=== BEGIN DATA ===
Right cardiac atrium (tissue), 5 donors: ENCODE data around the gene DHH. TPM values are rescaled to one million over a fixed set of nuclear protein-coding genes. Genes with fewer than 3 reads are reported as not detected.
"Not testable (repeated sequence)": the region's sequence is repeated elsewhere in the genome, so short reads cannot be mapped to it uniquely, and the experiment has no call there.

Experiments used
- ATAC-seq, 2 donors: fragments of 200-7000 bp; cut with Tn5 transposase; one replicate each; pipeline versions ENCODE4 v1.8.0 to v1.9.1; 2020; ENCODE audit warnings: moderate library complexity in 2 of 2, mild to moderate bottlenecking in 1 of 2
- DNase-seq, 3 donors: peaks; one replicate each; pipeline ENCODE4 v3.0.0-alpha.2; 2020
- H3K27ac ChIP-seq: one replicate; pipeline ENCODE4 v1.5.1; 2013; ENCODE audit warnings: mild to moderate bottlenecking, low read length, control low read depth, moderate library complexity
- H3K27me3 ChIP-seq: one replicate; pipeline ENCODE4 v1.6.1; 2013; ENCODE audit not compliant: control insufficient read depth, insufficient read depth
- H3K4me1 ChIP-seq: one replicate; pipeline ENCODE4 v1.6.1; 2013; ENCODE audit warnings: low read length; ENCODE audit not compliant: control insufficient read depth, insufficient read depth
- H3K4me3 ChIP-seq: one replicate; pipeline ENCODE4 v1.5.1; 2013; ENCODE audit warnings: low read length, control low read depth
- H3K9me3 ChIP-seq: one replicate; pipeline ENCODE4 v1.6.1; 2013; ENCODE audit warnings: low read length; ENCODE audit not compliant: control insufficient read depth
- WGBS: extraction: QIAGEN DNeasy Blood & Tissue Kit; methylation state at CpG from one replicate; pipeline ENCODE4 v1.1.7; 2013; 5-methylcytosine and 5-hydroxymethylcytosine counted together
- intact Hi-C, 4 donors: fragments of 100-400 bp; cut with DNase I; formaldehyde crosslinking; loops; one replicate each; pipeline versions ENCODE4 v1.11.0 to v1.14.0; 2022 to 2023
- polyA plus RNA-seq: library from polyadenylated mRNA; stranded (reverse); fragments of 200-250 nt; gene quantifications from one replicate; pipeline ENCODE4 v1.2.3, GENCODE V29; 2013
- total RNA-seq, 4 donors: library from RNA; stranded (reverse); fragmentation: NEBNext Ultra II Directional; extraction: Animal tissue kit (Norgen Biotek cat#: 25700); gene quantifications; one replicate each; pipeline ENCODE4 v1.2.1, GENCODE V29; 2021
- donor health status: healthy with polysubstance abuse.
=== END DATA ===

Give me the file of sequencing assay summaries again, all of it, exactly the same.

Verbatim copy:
Right cardiac atrium (tissue), 5 donors: ENCODE data around the gene DHH. TPM values are rescaled to one million over a fixed set of nuclear protein-coding genes. Genes with fewer than 3 reads are reported as not detected.
"Not testable (repeated sequence)": the region's sequence is repeated elsewhere in the genome, so short reads cannot be mapped to it uniquely, and the experiment has no call there.

Experiments used
- ATAC-seq, 2 donors: fragments of 200-7000 bp; cut with Tn5 transposase; one replicate each; pipeline versions ENCODE4 v1.8.0 to v1.9.1; 2020; ENCODE audit warnings: moderate library complexity in 2 of 2, mild to moderate bottlenecking in 1 of 2
- DNase-seq, 3 donors: peaks; one replicate each; pipeline ENCODE4 v3.0.0-alpha.2; 2020
- H3K27ac ChIP-seq: one replicate; pipeline ENCODE4 v1.5.1; 2013; ENCODE audit warnings: mild to moderate bottlenecking, low read length, control low read depth, moderate library complexity
- H3K27me3 ChIP-seq: one replicate; pipeline ENCODE4 v1.6.1; 2013; ENCODE audit not compliant: control insufficient read depth, insufficient read depth
- H3K4me1 ChIP-seq: one replicate; pipeline ENCODE4 v1.6.1; 2013; ENCODE audit warnings: low read length; ENCODE audit not compliant: control insufficient read depth, insufficient read depth
- H3K4me3 ChIP-seq: one replicate; pipeline ENCODE4 v1.5.1; 2013; ENCODE audit warnings: low read length, control low read depth
- H3K9me3 ChIP-seq: one replicate; pipeline ENCODE4 v1.6.1; 2013; ENCODE audit warnings: low read length; ENCODE audit not compliant: control insufficient read depth
- WGBS: extraction: QIAGEN DNeasy Blood & Tissue Kit; methylation state at CpG from one replicate; pipeline ENCODE4 v1.1.7; 2013; 5-methylcytosine and 5-hydroxymethylcytosine counted together
- intact Hi-C, 4 donors: fragments of 100-400 bp; cut with DNase I; formaldehyde crosslinking; loops; one replicate each; pipeline versions ENCODE4 v1.11.0 to v1.14.0; 2022 to 2023
- polyA plus RNA-seq: library from polyadenylated mRNA; stranded (reverse); fragments of 200-250 nt; gene quantifications from one replicate; pipeline ENCODE4 v1.2.3, GENCODE V29; 2013
- total RNA-seq, 4 donors: library from RNA; stranded (reverse); fragmentation: NEBNext Ultra II Directional; extraction: Animal tissue kit (Norgen Biotek cat#: 25700); gene quantifications; one replicate each; pipeline ENCODE4 v1.2.1, GENCODE V29; 2021
- donor health status: healthy with polysubstance abuse.